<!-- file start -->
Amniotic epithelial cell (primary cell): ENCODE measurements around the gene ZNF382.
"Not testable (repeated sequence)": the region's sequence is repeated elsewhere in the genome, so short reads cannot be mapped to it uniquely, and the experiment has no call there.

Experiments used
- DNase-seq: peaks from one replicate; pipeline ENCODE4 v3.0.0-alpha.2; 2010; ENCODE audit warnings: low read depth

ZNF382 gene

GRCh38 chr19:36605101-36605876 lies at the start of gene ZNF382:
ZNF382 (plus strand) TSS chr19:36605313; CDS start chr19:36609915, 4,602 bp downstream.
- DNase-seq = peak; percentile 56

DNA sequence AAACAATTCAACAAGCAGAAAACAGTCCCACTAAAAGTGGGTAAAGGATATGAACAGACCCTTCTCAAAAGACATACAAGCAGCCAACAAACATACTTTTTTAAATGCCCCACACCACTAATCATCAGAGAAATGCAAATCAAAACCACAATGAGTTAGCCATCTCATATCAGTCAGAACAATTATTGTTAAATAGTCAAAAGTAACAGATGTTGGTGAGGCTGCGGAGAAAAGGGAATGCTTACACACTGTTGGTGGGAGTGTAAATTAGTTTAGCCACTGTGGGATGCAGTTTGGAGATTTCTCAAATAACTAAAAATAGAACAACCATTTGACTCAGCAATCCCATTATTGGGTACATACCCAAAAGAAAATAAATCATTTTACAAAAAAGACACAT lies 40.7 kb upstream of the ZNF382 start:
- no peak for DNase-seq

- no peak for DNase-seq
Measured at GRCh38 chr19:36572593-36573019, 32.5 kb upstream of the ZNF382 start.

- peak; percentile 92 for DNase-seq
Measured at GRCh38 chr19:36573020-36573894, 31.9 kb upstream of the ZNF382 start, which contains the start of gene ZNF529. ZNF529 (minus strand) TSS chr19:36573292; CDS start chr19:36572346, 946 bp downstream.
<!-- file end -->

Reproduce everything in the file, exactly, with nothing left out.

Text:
Amniotic epithelial cell (primary cell): ENCODE measurements around the gene ZNF382.
"Not testable (repeated sequence)": the region's sequence is repeated elsewhere in the genome, so short reads cannot be mapped to it uniquely, and the experiment has no call there.

Experiments used
- DNase-seq: peaks from one replicate; pipeline ENCODE4 v3.0.0-alpha.2; 2010; ENCODE audit warnings: low read depth

ZNF382 gene

GRCh38 chr19:36605101-36605876 lies at the start of gene ZNF382:
ZNF382 (plus strand) TSS chr19:36605313; CDS start chr19:36609915, 4,602 bp downstream.
- DNase-seq = peak; percentile 56

DNA sequence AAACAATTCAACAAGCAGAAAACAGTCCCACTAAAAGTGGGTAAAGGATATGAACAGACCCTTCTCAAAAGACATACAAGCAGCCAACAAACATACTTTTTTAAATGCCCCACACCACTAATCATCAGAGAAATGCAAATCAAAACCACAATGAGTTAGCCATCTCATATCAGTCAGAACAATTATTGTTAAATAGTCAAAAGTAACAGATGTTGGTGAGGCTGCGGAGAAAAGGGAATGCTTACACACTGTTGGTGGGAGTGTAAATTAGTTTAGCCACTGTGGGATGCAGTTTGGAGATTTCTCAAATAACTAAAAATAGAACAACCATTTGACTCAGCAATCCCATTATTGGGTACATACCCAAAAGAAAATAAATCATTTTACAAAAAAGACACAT lies 40.7 kb upstream of the ZNF382 start:
- no peak for DNase-seq

- no peak for DNase-seq
Measured at GRCh38 chr19:36572593-36573019, 32.5 kb upstream of the ZNF382 start.

- peak; percentile 92 for DNase-seq
Measured at GRCh38 chr19:36573020-36573894, 31.9 kb upstream of the ZNF382 start, which contains the start of gene ZNF529. ZNF529 (minus strand) TSS chr19:36573292; CDS start chr19:36572346, 946 bp downstream.